In the first installment of Fast Company‘s “Creation Stories” — a series that aims to “entertain while shedding some light on the creative process” — Gervais explains his writing process. He describes that while writing “the most boring story in the world,” he actually learned a valuable lesson: “Write what you know.”

What’s the best writing or preaching advice you’ve heard?  Watch the video, and let me know in the comments below.

The Technology Tornado

Tornado

I loved The Technology Tornado post on the Simply Youth Ministry newsletter this last week:

This area has been a particular struggle in our own marriage, and one that we have by no means figured out. We’ve had many talks and constantly wrestle with what boundaries work for our relationship. In this day and age you can’t completely disconnect from the world, but nor should you be so distracted by constant email pings and texts that you’re not present for your family. This technology conversation has a lot of gray areas and so it takes a fair amount of effort and communication to hash out.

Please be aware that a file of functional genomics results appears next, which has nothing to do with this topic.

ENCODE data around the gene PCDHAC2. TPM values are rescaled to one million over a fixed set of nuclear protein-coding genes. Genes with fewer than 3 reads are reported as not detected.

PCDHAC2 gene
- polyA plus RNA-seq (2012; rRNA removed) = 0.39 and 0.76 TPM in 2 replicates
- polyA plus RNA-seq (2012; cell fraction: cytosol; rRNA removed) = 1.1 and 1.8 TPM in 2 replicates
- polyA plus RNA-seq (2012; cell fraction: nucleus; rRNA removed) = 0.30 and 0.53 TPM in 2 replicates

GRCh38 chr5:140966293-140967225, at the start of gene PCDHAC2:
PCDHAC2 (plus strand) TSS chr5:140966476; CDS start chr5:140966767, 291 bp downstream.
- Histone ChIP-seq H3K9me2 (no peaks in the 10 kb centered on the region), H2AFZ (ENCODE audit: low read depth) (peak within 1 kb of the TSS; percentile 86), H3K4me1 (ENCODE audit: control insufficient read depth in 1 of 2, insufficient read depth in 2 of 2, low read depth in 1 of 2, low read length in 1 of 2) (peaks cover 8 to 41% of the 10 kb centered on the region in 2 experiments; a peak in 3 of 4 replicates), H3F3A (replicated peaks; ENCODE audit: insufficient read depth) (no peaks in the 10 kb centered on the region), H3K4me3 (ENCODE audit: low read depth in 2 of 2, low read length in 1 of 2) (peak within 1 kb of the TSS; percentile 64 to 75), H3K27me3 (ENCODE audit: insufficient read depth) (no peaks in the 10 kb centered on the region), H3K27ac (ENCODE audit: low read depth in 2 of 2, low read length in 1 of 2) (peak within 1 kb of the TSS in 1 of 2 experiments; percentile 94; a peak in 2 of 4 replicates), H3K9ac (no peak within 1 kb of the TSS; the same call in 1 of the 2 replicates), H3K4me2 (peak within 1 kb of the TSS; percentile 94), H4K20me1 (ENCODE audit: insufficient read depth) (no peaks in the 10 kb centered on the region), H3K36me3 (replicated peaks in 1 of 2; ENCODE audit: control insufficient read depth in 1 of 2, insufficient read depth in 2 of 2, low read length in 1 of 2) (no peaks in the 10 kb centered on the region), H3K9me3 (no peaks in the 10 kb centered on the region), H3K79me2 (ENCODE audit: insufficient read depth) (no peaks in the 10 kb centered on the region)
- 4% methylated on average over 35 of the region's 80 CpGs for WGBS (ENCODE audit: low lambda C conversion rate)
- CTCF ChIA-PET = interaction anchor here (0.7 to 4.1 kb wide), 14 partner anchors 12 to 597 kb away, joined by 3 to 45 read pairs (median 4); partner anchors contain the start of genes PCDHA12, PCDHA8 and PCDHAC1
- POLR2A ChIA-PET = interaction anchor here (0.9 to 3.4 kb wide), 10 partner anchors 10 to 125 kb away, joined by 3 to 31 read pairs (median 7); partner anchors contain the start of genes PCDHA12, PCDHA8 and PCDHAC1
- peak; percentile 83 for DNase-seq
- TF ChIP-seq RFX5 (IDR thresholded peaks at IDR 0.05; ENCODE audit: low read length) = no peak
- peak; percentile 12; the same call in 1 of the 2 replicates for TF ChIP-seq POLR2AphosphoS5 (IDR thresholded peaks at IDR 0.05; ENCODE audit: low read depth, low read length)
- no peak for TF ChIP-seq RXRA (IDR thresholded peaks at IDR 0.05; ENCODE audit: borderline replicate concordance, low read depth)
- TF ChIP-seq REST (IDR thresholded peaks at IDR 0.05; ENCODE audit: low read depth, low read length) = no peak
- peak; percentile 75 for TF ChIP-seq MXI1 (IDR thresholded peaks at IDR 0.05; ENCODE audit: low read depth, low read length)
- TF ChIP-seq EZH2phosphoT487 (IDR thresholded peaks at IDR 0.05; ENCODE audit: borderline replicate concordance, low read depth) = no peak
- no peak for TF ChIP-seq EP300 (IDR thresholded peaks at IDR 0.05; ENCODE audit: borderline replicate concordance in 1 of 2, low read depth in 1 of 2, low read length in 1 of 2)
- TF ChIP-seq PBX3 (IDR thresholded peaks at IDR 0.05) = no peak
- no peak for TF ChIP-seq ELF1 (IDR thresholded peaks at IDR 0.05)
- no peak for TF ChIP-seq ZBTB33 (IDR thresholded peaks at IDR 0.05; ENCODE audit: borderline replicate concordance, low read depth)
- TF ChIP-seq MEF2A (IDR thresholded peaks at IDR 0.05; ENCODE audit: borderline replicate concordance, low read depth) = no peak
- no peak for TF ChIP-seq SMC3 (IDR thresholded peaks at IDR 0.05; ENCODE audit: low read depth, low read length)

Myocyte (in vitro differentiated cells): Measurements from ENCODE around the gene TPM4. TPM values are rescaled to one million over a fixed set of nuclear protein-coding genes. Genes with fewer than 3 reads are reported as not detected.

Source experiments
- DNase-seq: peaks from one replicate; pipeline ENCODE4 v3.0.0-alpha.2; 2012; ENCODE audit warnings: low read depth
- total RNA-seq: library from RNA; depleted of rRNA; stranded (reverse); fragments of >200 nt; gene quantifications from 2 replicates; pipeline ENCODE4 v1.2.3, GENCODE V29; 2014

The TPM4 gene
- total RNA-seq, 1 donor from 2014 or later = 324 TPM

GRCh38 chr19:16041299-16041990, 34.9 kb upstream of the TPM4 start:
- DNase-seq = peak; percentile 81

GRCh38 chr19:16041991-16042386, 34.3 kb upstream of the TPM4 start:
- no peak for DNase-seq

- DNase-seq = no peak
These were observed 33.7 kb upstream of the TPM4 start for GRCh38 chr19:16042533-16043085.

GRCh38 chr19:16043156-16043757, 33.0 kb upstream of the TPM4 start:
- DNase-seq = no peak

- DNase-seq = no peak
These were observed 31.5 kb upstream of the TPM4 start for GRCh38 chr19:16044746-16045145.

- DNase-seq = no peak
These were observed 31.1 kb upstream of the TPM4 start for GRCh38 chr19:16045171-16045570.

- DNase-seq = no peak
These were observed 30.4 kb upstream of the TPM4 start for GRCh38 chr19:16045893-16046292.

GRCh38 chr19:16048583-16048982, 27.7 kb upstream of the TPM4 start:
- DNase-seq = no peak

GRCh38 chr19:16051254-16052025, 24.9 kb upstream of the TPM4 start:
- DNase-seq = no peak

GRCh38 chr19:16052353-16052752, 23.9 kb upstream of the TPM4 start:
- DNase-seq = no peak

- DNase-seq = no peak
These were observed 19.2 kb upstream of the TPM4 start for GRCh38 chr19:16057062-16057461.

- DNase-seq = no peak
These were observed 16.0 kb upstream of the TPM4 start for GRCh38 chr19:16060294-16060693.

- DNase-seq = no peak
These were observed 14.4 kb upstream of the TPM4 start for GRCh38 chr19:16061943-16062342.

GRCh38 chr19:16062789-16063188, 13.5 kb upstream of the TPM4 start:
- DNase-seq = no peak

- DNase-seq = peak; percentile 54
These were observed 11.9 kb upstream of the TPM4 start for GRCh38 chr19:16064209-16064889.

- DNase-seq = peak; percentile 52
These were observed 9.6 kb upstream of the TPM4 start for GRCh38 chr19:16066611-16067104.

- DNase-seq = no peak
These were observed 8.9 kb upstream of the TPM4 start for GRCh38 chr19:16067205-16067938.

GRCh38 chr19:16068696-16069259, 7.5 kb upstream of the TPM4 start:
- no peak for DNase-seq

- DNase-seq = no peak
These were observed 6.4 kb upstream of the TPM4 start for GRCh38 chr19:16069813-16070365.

Here’s the main goal: Don’t allow screen time to replace face time.

People need attention. They need you to be focused on them, listening, alert, and engaged. There is no formula or set of rules that you can follow to guarantee you’ll be great at paying attention. And chances are that as the capabilities of technology expand and integrate more and more into our daily lives, this will be an area you’ll have to work on a lot.

As you talk with your spouse and family about technology, be sure to listen to each other’s opinions and work together to create boundaries that fit your unique needs.

Here are some things we’ve enacted in our own marriage and family life:

1) No technology at meal times. Phones are off or on vibrate, they are not sitting on the dinner table. Computers and iPads are closed and put away.

 2) No charging devices in the bedroom. It’s really hard to have quality time when things keep buzzing, dinging, and drawing our attention away from each other. Plug in and charge the electronics in another room.

3) Work email goes to a work computer. For us it helped to not have ministry emails dinging into Jake’s phone. It kept him constantly “at work” even though he was home.

 4) The freedom to say no. We each have the freedom to express frustration if we feel the other one is being sucked too much into the technology tornado.

5) One Sabbath day. Technology is turned off and totally ignored one day a week. (In theory! We admit, this one is hard to do.)

Have fun using these new ways to limit the control technology has on your life!

Thank you for loving students,

Jake and Melissa Kircher

@jakekircher      @MKircher83